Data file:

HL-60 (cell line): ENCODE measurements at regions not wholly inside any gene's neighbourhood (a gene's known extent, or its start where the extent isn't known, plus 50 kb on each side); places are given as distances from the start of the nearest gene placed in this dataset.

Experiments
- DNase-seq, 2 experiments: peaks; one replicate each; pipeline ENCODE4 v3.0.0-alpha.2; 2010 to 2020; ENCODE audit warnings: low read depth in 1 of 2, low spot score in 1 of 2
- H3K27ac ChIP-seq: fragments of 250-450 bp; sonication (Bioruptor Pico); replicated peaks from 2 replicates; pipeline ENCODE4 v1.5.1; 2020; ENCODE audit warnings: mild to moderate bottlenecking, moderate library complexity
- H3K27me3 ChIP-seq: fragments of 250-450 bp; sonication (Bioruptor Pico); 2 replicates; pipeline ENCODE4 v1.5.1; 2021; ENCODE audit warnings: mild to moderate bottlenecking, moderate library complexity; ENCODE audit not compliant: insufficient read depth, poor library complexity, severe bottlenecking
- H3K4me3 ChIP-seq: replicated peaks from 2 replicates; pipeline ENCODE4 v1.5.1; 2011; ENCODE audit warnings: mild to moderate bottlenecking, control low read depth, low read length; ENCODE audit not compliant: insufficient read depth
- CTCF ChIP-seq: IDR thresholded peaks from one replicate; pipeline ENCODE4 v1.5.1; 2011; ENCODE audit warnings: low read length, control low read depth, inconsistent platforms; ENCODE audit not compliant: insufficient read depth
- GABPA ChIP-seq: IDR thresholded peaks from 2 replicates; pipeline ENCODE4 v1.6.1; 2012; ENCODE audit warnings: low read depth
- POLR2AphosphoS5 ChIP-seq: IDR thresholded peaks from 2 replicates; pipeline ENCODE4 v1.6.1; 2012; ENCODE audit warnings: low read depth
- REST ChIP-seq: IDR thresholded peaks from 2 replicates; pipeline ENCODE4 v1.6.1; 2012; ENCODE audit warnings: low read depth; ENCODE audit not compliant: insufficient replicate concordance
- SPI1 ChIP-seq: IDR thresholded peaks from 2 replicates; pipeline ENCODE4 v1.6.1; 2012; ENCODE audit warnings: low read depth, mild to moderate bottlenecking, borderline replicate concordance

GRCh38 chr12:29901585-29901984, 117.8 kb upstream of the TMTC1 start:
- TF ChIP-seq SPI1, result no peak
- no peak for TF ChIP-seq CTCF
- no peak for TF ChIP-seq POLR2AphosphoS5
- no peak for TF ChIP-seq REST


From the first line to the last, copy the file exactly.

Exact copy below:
HL-60 (cell line): ENCODE measurements at regions not wholly inside any gene's neighbourhood (a gene's known extent, or its start where the extent isn't known, plus 50 kb on each side); places are given as distances from the start of the nearest gene placed in this dataset.

Experiments
- DNase-seq, 2 experiments: peaks; one replicate each; pipeline ENCODE4 v3.0.0-alpha.2; 2010 to 2020; ENCODE audit warnings: low read depth in 1 of 2, low spot score in 1 of 2
- H3K27ac ChIP-seq: fragments of 250-450 bp; sonication (Bioruptor Pico); replicated peaks from 2 replicates; pipeline ENCODE4 v1.5.1; 2020; ENCODE audit warnings: mild to moderate bottlenecking, moderate library complexity
- H3K27me3 ChIP-seq: fragments of 250-450 bp; sonication (Bioruptor Pico); 2 replicates; pipeline ENCODE4 v1.5.1; 2021; ENCODE audit warnings: mild to moderate bottlenecking, moderate library complexity; ENCODE audit not compliant: insufficient read depth, poor library complexity, severe bottlenecking
- H3K4me3 ChIP-seq: replicated peaks from 2 replicates; pipeline ENCODE4 v1.5.1; 2011; ENCODE audit warnings: mild to moderate bottlenecking, control low read depth, low read length; ENCODE audit not compliant: insufficient read depth
- CTCF ChIP-seq: IDR thresholded peaks from one replicate; pipeline ENCODE4 v1.5.1; 2011; ENCODE audit warnings: low read length, control low read depth, inconsistent platforms; ENCODE audit not compliant: insufficient read depth
- GABPA ChIP-seq: IDR thresholded peaks from 2 replicates; pipeline ENCODE4 v1.6.1; 2012; ENCODE audit warnings: low read depth
- POLR2AphosphoS5 ChIP-seq: IDR thresholded peaks from 2 replicates; pipeline ENCODE4 v1.6.1; 2012; ENCODE audit warnings: low read depth
- REST ChIP-seq: IDR thresholded peaks from 2 replicates; pipeline ENCODE4 v1.6.1; 2012; ENCODE audit warnings: low read depth; ENCODE audit not compliant: insufficient replicate concordance
- SPI1 ChIP-seq: IDR thresholded peaks from 2 replicates; pipeline ENCODE4 v1.6.1; 2012; ENCODE audit warnings: low read depth, mild to moderate bottlenecking, borderline replicate concordance

GRCh38 chr12:29901585-29901984, 117.8 kb upstream of the TMTC1 start:
- TF ChIP-seq SPI1, result no peak
- no peak for TF ChIP-seq CTCF
- no peak for TF ChIP-seq POLR2AphosphoS5
- no peak for TF ChIP-seq REST